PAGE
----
This week was shocking at The Energy Pod. Mums cried when they realised how their children truly felt about being angry.  I can categorically say that I grew up with the belief that nice girls don’t get angry which of course, is total and utter rubbish.  

Nice girls do get angry!

They also know how to use the power of their anger for good. They channel it into making change and it’s a force to be reckoned with. These lovely Mums had no idea how their children felt and of course, it upset them to hear their child talking in this way. 

These children felt ashamed …

Angry children can often struggle with regulating anger, because they feel really bad for having it in the first place. They hold it in and it comes out sideways. There are ways we fuel this shame:

  • being uncomfortable with our own anger
  • punishment
  • sending them away
  • telling them they need to be good (and making anger bad).
  • repeating old parenting patterns and emulating our parents (who also inadvertently shame us)?

I could go on but you get the picture. I’ve written before about why punishment doesn’t work and how blame creates shame.

Society can be quite shaming

It shows up in all sorts of ways: the media pulling down somebody who has done well. You know that built them up and then when they are human, shame them for getting it wrong. That’s life isn’t it? We are going to get it wrong. All of us. Not on purpose but that is how we learn and if we live in fear of getting it wrong, we may not even try. I coach children like this too.

Maybe you could download the replay of the class and see if your child feels the same? At least by watching it, they will feel validated and realise that they are not alone with their anger. Anger is a hot potato for many of us and it’s pretty much a given that if you are uncomfortable with your own anger, you will be uncomfortable around your child’s anger.

The truth of the matter is:  if you haven’t learnt how to process your anger in a healthy way, you cannot role model those skills to your child.

Let me see if I can help you.

There is no shame in being angry

Or having any feelings (it’s what makes us human). In fact, during class we talked about why we need to stay connected to our anger and learn to acknowledge its very important message for us. Mums wrote to me saying it had moved them to tears hearing their children say they felt ashamed of the way they felt and how they recognised their own shame. I wanted to hug them and say: ‘Well Done for being honest!’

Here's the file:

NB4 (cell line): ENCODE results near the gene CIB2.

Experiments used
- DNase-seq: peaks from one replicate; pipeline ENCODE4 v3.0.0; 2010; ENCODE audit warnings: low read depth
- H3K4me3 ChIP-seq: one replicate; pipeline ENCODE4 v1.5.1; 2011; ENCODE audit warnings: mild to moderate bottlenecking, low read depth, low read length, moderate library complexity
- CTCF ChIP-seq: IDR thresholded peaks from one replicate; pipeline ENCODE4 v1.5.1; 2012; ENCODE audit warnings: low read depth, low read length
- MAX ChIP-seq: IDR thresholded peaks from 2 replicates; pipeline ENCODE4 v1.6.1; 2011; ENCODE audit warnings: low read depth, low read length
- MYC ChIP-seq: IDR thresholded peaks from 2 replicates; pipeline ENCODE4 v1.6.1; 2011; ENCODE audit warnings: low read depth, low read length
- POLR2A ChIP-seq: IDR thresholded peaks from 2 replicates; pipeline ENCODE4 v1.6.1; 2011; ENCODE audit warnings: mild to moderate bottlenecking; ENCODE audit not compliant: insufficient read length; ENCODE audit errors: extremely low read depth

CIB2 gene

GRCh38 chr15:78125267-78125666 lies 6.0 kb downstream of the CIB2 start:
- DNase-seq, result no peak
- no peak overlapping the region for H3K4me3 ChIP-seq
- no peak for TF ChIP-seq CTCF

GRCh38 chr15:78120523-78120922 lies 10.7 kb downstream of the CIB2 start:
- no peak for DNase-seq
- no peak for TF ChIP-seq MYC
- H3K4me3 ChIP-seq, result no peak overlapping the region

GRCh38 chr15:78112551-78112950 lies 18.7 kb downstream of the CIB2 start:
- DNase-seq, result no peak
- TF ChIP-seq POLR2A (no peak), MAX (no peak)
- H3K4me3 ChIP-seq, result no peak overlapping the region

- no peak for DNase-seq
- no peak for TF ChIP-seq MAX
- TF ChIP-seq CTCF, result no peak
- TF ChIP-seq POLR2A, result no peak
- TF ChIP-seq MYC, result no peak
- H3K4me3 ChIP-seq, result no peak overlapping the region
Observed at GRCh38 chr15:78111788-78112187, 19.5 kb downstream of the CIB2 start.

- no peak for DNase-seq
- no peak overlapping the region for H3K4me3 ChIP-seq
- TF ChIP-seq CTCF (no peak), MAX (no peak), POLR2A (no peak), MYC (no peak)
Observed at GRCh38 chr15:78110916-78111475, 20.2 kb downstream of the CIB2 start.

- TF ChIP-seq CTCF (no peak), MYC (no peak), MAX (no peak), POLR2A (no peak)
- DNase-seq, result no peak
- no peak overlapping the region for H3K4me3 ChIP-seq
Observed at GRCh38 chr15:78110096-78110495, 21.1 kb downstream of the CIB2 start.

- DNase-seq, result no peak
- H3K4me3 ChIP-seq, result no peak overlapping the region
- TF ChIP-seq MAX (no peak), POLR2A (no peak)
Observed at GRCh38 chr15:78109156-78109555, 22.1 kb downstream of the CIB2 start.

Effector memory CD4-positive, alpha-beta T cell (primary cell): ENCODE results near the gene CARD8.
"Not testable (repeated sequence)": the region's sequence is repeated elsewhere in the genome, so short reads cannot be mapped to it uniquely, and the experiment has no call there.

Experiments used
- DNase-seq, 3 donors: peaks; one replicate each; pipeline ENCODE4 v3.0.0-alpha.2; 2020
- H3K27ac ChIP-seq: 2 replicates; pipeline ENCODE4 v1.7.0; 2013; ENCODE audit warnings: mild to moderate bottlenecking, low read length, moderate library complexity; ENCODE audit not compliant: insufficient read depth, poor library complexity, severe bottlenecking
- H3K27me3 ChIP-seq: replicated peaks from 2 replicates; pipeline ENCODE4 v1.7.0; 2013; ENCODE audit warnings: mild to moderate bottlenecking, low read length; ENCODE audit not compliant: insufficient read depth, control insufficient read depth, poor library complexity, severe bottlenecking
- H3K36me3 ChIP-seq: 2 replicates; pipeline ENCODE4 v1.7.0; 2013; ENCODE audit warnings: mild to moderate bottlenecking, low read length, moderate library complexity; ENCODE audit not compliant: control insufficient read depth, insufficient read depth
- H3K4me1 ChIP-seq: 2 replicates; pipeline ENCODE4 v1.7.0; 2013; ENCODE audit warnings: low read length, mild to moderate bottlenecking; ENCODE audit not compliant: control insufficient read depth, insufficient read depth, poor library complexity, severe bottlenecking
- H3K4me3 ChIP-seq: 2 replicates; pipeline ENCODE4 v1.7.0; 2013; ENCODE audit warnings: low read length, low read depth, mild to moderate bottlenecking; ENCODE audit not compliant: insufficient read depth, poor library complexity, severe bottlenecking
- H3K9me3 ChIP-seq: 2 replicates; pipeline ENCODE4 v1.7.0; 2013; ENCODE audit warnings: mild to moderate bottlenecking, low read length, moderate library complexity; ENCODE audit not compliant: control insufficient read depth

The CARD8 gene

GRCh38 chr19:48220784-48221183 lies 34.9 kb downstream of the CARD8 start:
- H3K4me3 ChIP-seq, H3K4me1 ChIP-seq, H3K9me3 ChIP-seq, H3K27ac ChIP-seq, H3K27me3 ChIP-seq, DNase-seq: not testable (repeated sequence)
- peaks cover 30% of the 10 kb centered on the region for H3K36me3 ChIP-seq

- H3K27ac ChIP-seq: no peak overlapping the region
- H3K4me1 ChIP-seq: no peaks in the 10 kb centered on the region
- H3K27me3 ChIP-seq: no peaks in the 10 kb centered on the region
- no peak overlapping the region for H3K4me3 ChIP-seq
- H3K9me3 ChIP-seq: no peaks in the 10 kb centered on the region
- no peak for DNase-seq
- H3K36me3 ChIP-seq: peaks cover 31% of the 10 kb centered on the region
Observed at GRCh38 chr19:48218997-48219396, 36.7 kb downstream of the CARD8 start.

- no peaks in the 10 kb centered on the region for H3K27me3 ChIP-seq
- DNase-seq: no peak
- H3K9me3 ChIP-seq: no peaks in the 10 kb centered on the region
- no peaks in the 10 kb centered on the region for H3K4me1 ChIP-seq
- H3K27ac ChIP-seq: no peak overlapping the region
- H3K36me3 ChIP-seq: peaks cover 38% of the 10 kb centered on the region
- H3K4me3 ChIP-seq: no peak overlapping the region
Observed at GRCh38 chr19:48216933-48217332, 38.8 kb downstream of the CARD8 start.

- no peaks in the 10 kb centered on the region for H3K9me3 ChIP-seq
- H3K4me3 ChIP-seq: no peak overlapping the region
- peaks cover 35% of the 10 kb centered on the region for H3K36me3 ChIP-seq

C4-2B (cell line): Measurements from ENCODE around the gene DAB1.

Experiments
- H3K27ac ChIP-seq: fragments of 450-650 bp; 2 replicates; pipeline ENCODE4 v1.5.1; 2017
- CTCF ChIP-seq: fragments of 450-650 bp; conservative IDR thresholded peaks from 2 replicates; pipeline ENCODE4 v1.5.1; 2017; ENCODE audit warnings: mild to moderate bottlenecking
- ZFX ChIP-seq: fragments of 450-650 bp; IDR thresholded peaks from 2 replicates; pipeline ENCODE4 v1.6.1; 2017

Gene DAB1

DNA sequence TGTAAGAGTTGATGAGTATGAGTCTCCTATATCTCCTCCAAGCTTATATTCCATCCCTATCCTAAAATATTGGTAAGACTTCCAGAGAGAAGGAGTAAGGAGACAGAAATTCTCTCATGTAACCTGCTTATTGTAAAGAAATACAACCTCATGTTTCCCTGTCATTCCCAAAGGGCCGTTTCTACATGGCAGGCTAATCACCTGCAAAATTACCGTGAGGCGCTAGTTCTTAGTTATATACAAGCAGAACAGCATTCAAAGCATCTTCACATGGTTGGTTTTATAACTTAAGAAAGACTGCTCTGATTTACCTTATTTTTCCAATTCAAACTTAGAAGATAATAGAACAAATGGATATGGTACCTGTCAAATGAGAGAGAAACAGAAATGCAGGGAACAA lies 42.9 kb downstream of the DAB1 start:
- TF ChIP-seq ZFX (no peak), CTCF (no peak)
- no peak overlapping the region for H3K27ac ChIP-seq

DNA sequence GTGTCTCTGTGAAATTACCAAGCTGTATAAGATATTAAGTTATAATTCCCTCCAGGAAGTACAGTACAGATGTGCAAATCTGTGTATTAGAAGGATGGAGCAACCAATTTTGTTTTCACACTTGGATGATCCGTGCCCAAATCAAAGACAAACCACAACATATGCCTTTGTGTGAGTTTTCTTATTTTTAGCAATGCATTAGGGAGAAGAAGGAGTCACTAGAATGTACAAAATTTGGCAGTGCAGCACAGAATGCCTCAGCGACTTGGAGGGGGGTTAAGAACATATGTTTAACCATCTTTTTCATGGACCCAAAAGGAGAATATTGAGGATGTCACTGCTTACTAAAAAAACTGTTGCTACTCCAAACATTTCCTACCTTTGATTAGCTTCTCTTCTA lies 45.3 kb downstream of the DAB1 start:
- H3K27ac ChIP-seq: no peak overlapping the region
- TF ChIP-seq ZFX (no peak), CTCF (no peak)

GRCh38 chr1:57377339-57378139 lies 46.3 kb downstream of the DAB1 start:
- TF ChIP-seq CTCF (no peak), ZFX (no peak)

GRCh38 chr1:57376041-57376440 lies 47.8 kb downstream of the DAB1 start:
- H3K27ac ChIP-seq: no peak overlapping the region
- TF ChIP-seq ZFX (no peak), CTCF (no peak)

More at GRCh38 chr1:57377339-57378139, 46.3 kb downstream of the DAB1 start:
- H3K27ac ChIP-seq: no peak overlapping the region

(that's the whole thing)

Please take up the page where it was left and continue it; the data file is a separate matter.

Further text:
This is such a big parenting aha:

When you see your own shame and how that is contributing to a situation, well….the magic starts to unfold. Real healing can begin and the future for your child? Well it just got a whole lot brighter.

“I wanted to write and thank you for the energy pod this week. Wow, that was a big one! I know my daughter benefited from realising she’s not the only one experiencing anger, and the reinforcement that it’s OK to feel like that. Anger definitely did come out in our house that night, just as you predicted, but with your help we were ready for it! I think the biggest impact of that class was on me though. I listened to the replay back on my own and followed up with all the links you posted. I’ve been doing some real soul searching about the shame thing. I wanted to cry thinking that my daughter felt like that. It’s made me think hard about my attitude to anger. I realised I do feel shame about it too. Not in principle, but that if anyone outside of the house saw me when I’m angry I would be mortified! There was a lot of anger in my house when I was growing up and I can see where my ‘stuff’ comes from. I could go on for pages with everything I’ve learnt about myself this week …. just from that one class.

Suffice to say that it was a very powerful week (and very hard, but that just shows how needed it was). One of the things I found most helpful was the poem about focusing on being kind when you’re angry, and the ‘not talking when angry’ advice you gave. They are really helpful anchors for me. It’s hard to remember much in the heat of the moment but I’m trying to hold onto those two things!”

 The antidote to shame? 

Sharing your story with somebody who gets it and meets it with empathy (no judgement here!). That explains why the children were delighted to get involved in this class. You could literally feel the steam coming off their keyboards and the relief in their little bodies as they released their anger. What a powerful class! And they walked away with other tools for next time when they get angry.

Parents are learning through their kids

One Mum observed: ” I was so surprised to see my daughter write that” This was in response to identifying that anger is not as it first appears. The children felt uncomfortable getting in touch with their softer more vulnerable feelings like sadness or fear. They have beliefs that crying is babyish or boys have to be tough….this is very common in boys and I see it a lot in my work. 

What lies beneath your anger?

How comfortable are you with your own anger? 

How uncomfortable are you when your child gets angry? 

Do you get embarrassed if they get angry in public?

Check out these 3 charts

I can see my anger in all three of them. Only saving that proper ranty rage stuff for my steering wheel because you know, if anybody ever saw me lose it that wouldn’t look very Smiley now, would it? 




Grab a replay of the class on anger

You can check out the replay of this very powerful Energy Pod Class where parents are learning through their children and children are seemingly having fun (yes they like it!) learning about themselves and the way they feel.

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